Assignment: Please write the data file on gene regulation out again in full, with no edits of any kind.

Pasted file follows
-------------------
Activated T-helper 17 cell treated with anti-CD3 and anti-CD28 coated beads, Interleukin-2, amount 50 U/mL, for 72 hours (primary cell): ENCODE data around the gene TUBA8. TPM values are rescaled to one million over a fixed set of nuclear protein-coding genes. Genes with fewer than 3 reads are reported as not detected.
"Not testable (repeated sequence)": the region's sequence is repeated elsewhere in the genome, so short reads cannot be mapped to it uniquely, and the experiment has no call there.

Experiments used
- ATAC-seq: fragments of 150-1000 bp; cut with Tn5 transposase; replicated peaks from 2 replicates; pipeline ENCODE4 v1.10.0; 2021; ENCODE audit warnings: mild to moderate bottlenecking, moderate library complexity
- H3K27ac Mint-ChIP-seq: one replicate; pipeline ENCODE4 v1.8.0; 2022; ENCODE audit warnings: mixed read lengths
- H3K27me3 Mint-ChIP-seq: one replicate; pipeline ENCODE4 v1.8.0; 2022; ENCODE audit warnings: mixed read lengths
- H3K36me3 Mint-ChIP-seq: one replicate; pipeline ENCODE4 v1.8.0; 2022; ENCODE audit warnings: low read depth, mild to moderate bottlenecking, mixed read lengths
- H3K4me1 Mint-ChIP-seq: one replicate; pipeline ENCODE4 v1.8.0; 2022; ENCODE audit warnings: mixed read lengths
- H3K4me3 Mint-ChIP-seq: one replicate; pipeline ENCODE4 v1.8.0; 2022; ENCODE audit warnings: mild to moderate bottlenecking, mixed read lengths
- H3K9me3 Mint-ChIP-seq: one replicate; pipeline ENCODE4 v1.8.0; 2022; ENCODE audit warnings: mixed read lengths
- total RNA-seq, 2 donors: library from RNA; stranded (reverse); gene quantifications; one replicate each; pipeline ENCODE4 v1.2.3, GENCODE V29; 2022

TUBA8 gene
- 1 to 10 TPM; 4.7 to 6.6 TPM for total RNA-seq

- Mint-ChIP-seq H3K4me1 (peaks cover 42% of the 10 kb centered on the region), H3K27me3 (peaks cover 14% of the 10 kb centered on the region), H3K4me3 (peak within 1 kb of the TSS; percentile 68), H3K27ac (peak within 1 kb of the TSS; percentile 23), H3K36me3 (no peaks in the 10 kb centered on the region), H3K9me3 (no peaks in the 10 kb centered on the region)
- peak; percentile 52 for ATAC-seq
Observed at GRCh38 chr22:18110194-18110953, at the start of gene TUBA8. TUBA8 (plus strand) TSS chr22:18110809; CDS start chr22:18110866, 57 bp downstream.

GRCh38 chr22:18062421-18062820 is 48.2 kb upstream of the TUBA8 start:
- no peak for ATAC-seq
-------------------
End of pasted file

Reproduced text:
Activated T-helper 17 cell treated with anti-CD3 and anti-CD28 coated beads, Interleukin-2, amount 50 U/mL, for 72 hours (primary cell): ENCODE data around the gene TUBA8. TPM values are rescaled to one million over a fixed set of nuclear protein-coding genes. Genes with fewer than 3 reads are reported as not detected.
"Not testable (repeated sequence)": the region's sequence is repeated elsewhere in the genome, so short reads cannot be mapped to it uniquely, and the experiment has no call there.

Experiments used
- ATAC-seq: fragments of 150-1000 bp; cut with Tn5 transposase; replicated peaks from 2 replicates; pipeline ENCODE4 v1.10.0; 2021; ENCODE audit warnings: mild to moderate bottlenecking, moderate library complexity
- H3K27ac Mint-ChIP-seq: one replicate; pipeline ENCODE4 v1.8.0; 2022; ENCODE audit warnings: mixed read lengths
- H3K27me3 Mint-ChIP-seq: one replicate; pipeline ENCODE4 v1.8.0; 2022; ENCODE audit warnings: mixed read lengths
- H3K36me3 Mint-ChIP-seq: one replicate; pipeline ENCODE4 v1.8.0; 2022; ENCODE audit warnings: low read depth, mild to moderate bottlenecking, mixed read lengths
- H3K4me1 Mint-ChIP-seq: one replicate; pipeline ENCODE4 v1.8.0; 2022; ENCODE audit warnings: mixed read lengths
- H3K4me3 Mint-ChIP-seq: one replicate; pipeline ENCODE4 v1.8.0; 2022; ENCODE audit warnings: mild to moderate bottlenecking, mixed read lengths
- H3K9me3 Mint-ChIP-seq: one replicate; pipeline ENCODE4 v1.8.0; 2022; ENCODE audit warnings: mixed read lengths
- total RNA-seq, 2 donors: library from RNA; stranded (reverse); gene quantifications; one replicate each; pipeline ENCODE4 v1.2.3, GENCODE V29; 2022

TUBA8 gene
- 1 to 10 TPM; 4.7 to 6.6 TPM for total RNA-seq

- Mint-ChIP-seq H3K4me1 (peaks cover 42% of the 10 kb centered on the region), H3K27me3 (peaks cover 14% of the 10 kb centered on the region), H3K4me3 (peak within 1 kb of the TSS; percentile 68), H3K27ac (peak within 1 kb of the TSS; percentile 23), H3K36me3 (no peaks in the 10 kb centered on the region), H3K9me3 (no peaks in the 10 kb centered on the region)
- peak; percentile 52 for ATAC-seq
Observed at GRCh38 chr22:18110194-18110953, at the start of gene TUBA8. TUBA8 (plus strand) TSS chr22:18110809; CDS start chr22:18110866, 57 bp downstream.

GRCh38 chr22:18062421-18062820 is 48.2 kb upstream of the TUBA8 start:
- no peak for ATAC-seq